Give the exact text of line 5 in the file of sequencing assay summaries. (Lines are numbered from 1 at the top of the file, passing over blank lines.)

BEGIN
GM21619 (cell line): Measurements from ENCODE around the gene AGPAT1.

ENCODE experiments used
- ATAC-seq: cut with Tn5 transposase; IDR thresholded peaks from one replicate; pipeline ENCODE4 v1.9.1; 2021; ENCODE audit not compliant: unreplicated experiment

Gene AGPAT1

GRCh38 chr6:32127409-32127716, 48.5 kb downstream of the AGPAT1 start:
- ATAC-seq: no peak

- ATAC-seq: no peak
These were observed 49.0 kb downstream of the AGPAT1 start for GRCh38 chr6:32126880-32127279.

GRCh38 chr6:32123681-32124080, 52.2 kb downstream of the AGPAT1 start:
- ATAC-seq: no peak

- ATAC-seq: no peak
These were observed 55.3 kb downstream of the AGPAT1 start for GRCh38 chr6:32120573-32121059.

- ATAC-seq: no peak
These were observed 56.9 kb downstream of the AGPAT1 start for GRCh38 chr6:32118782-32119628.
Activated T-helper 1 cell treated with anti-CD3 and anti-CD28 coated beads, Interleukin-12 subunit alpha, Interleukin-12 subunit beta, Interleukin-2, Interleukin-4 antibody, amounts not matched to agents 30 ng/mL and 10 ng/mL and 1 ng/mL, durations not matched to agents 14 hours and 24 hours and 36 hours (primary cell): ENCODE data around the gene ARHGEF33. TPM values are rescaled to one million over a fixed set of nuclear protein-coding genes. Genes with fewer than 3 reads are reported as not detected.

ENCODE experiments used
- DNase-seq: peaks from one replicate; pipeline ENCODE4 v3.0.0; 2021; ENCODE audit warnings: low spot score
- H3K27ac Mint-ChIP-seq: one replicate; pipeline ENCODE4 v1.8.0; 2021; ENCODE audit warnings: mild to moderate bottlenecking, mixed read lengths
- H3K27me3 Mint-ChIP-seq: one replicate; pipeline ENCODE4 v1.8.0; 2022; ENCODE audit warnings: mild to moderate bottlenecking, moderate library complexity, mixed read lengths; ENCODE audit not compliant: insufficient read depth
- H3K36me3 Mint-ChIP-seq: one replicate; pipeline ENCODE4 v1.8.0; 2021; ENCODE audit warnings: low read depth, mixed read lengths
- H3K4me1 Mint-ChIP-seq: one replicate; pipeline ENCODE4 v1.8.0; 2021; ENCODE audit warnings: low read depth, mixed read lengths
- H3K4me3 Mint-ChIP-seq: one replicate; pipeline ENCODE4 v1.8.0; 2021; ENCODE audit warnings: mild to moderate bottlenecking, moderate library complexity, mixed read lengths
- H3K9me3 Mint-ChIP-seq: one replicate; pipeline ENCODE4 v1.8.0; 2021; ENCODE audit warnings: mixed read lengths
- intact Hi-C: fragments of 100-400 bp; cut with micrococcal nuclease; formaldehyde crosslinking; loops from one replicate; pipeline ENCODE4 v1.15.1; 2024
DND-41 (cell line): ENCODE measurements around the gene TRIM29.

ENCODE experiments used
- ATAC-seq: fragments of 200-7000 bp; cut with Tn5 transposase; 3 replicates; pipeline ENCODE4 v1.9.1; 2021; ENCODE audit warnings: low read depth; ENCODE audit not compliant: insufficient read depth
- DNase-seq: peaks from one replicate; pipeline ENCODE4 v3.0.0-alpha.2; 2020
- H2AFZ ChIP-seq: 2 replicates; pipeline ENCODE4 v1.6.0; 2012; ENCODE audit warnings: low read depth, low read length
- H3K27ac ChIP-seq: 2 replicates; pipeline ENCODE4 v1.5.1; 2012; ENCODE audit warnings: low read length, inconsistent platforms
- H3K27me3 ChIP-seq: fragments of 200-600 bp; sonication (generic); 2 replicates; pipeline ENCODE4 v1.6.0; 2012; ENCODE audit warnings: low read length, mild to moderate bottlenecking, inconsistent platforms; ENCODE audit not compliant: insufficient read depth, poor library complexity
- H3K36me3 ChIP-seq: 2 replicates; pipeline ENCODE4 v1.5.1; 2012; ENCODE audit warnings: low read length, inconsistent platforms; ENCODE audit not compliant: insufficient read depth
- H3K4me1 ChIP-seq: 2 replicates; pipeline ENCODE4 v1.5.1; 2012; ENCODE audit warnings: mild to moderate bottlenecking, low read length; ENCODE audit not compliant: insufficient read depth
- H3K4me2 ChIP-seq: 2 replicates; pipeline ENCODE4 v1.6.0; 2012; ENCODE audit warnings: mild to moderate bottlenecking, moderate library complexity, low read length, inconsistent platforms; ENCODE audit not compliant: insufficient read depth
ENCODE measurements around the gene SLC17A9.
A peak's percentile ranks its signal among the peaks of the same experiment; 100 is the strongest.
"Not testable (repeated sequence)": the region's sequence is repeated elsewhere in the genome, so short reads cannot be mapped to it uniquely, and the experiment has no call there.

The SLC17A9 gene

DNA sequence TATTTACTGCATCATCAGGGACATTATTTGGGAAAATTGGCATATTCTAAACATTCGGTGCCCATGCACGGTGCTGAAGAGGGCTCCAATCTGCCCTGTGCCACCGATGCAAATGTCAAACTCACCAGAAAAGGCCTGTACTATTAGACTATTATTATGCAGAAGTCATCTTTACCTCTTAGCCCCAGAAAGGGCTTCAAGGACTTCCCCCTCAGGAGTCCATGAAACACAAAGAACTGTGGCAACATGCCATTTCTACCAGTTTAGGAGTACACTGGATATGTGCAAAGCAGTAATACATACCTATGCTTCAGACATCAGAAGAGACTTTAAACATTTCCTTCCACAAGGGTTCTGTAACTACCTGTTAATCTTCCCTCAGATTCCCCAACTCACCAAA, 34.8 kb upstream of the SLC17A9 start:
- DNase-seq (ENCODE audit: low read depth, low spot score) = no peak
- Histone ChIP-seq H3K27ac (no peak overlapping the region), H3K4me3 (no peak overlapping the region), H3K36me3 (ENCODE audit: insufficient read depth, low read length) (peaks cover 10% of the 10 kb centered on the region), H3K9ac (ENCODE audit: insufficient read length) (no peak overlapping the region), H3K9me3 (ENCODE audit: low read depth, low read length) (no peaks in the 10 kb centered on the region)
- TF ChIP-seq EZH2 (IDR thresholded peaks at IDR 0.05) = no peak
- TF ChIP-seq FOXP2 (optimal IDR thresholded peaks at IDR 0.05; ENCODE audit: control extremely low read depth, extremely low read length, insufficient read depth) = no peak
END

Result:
GRCh38 chr6:32127409-32127716, 48.5 kb downstream of the AGPAT1 start: